The project’s affordable units will be targeted to New Yorkers, including senior citizens, with household incomes ranging on average from $31,700 to $133,000 per year for a family of four.
Entertainment amenities at Seward Park include a bowling alley and movie theater. A site has also been reserved for a public school, which may be developed in the future by the School Construction Authority. The developers will also upgrade the existing DOT plazas on Delancey Street.
The Essex Street Market will relocate across Delancey Street, doubling in size to approximately 30,000 s/f on the ground floor, plus a mezzanine of roughly 7,000 s/f. The new market, anticipated to open in 2018, will accommodate all the existing market vendors at the time of the move and provide room for new vendors in a range of sizes.
The project will include an extensive assortment of retail and commercial uses, including the unique space to be known as the Market Line, on a concourse created through vaulted archways from the second floor through the cellar of the three sites south of Delancey between Essex and Clinton Streets.
The natural light-filled, continuous Market Line will include a variety of spaces, consisting of small- to medium-sized vendor stalls with tenants that include retail and food-oriented uses, a culinary incubator and a center dedicated to encouraging entrepreneurs to learn craft skills and produce and sell hand-made merchandise.
In addition, approximately 40 micro-retail spaces will be developed in the Market Line. The project also includes a large grocery store. Other than the grocery store, movie theater and fitness center, no retail space will be larger than 30,000 s/f.
As the project is located along the F train corridor, which continues to grow as a tech corridor, connecting downtown Brooklyn, Dumbo, the Lower East Side and the new Applied Sciences campus on Roosevelt Island, the 250,000 s/f of office space will be able to capitalize on growing innovative markets. The new office workers will bring daytime traffic to the neighborhood, supporting local businesses throughout the day.
“I am delighted that the city is moving forward with plans for the Seward Park development,” said Congresswoman Carolyn Maloney. “This is a sensible, balanced and exciting project that will give the Lower East Side more permanent affordable housing, a community center, a rooftop urban farm, a school, a business incubator, much-needed open space and so much more. It will transform the community in a really positive way.”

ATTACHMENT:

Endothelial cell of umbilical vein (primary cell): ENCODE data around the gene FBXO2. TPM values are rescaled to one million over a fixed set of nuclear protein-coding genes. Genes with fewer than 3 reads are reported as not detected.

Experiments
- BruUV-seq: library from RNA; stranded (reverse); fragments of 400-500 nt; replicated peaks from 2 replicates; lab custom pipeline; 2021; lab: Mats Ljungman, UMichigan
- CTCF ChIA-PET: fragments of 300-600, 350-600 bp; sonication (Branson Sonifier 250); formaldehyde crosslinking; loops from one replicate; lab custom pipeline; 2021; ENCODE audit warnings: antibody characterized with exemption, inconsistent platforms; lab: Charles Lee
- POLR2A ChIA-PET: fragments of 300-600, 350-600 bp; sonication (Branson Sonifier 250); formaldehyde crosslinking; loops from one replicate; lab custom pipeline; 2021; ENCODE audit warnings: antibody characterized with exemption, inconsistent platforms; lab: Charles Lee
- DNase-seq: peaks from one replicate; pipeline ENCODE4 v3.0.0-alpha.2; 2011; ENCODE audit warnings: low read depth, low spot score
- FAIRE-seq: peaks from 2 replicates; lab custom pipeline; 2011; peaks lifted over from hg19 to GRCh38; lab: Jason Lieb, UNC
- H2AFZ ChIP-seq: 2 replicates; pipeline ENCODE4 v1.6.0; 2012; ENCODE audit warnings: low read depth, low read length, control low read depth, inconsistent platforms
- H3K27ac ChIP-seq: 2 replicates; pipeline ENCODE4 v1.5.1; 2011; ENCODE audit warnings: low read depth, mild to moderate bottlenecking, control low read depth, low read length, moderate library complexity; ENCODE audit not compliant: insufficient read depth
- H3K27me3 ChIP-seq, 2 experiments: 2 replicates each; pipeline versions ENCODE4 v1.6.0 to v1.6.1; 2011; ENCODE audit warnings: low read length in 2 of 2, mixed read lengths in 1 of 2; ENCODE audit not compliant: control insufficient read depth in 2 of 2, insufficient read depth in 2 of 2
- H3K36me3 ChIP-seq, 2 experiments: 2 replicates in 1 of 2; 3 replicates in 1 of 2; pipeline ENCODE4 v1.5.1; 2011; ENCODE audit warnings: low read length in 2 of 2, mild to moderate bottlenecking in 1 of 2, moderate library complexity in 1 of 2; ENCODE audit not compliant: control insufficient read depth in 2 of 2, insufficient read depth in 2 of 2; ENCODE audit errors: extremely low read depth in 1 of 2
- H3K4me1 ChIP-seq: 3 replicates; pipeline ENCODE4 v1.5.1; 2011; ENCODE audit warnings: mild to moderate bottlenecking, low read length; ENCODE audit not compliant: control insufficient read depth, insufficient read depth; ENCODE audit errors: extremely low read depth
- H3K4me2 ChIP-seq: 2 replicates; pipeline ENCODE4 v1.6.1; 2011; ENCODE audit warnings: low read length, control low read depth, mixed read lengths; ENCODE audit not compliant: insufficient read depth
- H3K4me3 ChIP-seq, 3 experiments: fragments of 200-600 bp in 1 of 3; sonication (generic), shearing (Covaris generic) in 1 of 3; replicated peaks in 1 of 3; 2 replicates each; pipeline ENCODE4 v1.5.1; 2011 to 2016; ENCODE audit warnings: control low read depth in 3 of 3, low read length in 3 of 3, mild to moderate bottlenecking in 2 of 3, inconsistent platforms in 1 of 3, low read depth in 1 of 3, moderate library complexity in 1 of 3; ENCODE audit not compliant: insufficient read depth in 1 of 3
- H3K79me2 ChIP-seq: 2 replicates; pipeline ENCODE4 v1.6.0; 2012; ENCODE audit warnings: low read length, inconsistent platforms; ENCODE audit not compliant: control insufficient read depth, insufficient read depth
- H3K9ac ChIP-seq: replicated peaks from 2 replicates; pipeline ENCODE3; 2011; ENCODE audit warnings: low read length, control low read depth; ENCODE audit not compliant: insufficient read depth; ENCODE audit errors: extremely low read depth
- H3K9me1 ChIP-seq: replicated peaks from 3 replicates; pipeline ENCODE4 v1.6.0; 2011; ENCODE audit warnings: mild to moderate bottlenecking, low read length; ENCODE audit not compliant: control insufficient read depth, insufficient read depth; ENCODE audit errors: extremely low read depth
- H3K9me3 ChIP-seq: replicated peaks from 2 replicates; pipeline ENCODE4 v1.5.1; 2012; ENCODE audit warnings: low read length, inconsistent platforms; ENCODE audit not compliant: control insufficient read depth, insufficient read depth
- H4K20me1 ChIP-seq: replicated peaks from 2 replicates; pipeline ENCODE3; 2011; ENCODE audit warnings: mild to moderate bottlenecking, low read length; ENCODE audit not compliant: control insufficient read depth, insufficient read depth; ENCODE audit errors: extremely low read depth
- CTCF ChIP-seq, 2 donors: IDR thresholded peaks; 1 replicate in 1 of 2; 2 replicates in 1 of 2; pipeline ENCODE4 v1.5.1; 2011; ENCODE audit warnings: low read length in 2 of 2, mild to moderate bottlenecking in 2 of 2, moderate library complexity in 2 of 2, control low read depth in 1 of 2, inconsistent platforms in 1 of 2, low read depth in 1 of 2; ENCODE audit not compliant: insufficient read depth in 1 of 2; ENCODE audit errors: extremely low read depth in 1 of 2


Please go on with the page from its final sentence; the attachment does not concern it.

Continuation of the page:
The anticipated groundbreaking for the project is spring 2015. The first five buildings (all of the sites south of Delancey except the two adjacent sites between Norfolk and Clinton Streets) consisting of 580 units of housing, including 316 permanently affordable units, are anticipated to be completed by Summer 2018.
The next two buildings (the remaining parcels south of Delancey, and the parcel located just north of Rivington Street on Essex Street), including the majority of the remaining housing, are anticipated to be completed by summer 2021, and the final two buildings (the remaining parcels north of Delancey Street) are anticipated to be completed by 2022 and 2024.
Delancey Street Associates LLC (DSA) is comprised of affordable housing developers L+M Development Partners and BFC Partners, and Taconic Investment Partners. The Prusik Group will co-develop the retail portion of the project. Senior housing developers B&B Supportive Housing will co-develop the senior building. DSA will work with local community partners Grand Street Settlement and Educational Alliance on the community center and dual-generation school, respectively. SHoP and Beyer Blinder Belle will be the primary architects on the Seward Park Project.
Five of the sites included in the RFP were acquired as part of a 1965 federal urban renewal plan that called for commercial and housing development, with demolition of the sites beginning in 1967. While portions of the plan were implemented, five sites remained undeveloped and have been used largely for surface parking.
Several attempts were made to develop the sites over the years, but proposals ultimately failed to move forward due to lack of consensus on the best use of the sites. The original Seward Park Extension Urban Renewal Plan expired in 2005, 40 years after its adoption. Additional City-owned sites in the vicinity incorporated into the new plan include the Essex Street Market and related market buildings resulting in a total of approximately six acres for the current redevelopment.